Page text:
Synopses & Reviews
As an avid fan of the game and a firm believer in the power that such objective analysis can bring to sports, I was captivated by this book. Soccernomics
is an absolute must-read.” Billy Beane, General Manager, Oakland As
Why doesn't the United States dominate soccer internationally... and how can it?
Which is the best soccer nation on earth?
Who has the most passionate fans?
What impact does soccer have on suicide rates?
Which sport will dominate the Earth? NFL or the English Premier League?
Why are the people who run soccer clubs so dumb?
These are some of the questions every soccer fanatic has asked. Soccernomics answers them. Written with an economists brain and a soccer writers skill, it applies high-powered analytical tools to everyday soccer topics, looking at data in new ways, revealing counterintuitive truths about the worlds most loved game. It all adds up to a revolutionary way of looking at soccer that could affect the way the game is played internationally.
The 2014 World Cup Edition of the book that "[does] for soccer what Moneyball did for baseball." —New York Times
Named one of the Best Books of the Year” by Guardian, Slate, Financial Times, Independent (UK), and Bloomberg News
Soccernomics pioneers a new way of looking at soccer through meticulous, empirical analysis and incisive, witty commentary. The San Francisco Chronicle describes it as the most intelligent book ever written about soccer.” This World Cup edition features new material, including a provocative examination of how soccer clubs might actually start making profits, why that's undesirable, and how soccer's never had it so good.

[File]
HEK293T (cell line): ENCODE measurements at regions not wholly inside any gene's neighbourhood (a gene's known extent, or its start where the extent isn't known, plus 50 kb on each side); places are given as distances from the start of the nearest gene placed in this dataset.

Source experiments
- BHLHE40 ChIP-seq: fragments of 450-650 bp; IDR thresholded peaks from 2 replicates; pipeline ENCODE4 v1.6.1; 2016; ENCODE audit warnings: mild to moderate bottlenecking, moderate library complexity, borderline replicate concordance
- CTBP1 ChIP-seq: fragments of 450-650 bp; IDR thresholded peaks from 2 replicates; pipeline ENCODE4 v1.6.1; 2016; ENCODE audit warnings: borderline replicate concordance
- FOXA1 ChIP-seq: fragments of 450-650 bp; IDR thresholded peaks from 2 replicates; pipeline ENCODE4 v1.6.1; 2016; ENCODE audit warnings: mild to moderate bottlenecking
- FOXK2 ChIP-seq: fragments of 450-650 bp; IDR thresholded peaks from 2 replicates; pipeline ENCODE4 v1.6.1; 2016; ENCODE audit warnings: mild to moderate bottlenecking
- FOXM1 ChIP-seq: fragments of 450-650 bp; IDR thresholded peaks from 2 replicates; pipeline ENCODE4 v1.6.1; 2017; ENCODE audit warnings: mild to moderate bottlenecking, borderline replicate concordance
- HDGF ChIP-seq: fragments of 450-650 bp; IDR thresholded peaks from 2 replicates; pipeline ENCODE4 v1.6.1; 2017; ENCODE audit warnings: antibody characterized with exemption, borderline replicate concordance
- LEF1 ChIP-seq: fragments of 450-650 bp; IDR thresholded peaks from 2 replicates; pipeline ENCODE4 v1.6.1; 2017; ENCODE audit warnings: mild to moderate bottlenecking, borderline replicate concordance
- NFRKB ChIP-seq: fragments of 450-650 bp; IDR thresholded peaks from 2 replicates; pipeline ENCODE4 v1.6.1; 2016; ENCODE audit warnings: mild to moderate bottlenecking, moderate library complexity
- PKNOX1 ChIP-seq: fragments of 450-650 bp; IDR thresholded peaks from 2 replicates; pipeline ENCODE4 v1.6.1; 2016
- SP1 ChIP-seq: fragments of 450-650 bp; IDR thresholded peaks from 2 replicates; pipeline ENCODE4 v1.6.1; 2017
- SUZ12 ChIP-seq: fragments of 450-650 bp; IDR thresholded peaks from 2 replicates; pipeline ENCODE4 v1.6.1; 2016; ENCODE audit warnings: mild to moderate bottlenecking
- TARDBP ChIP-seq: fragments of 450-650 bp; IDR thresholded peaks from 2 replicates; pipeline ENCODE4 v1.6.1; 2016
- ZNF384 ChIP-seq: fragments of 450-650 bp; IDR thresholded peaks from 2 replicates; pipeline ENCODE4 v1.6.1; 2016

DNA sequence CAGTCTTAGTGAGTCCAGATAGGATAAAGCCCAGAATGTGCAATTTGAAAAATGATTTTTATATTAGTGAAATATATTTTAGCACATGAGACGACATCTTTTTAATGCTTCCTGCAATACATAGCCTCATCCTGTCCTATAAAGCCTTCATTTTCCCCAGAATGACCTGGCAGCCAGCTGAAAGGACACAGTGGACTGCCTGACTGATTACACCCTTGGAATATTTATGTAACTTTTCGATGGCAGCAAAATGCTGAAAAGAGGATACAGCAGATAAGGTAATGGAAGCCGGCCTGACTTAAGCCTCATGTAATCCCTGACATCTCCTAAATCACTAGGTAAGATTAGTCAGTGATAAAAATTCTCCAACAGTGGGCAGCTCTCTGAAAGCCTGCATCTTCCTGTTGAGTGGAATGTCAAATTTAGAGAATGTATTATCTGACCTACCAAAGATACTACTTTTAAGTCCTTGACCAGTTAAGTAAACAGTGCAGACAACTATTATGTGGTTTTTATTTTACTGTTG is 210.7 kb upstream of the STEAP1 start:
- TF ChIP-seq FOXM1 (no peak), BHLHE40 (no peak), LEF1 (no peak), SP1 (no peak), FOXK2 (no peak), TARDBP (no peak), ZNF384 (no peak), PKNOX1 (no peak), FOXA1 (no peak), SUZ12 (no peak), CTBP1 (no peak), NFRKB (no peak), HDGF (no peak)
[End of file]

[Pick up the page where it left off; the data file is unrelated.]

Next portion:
About the Author
Simon Kuper is one of the worlds leading writers on soccer. The winner of the William Hill Prize for sports book of the year in Britain, Kuper writes a weekly column for the Financial Times
. He lives in Paris, France.
Stefan Szymanski is the Stephen J. Galetti Collegiate Professor of Sport Management at the University of Michigans School of Kinesiology Tim Harford has called him one of the worlds leading sports economists.” He lives in Ann Arbor, Michigan.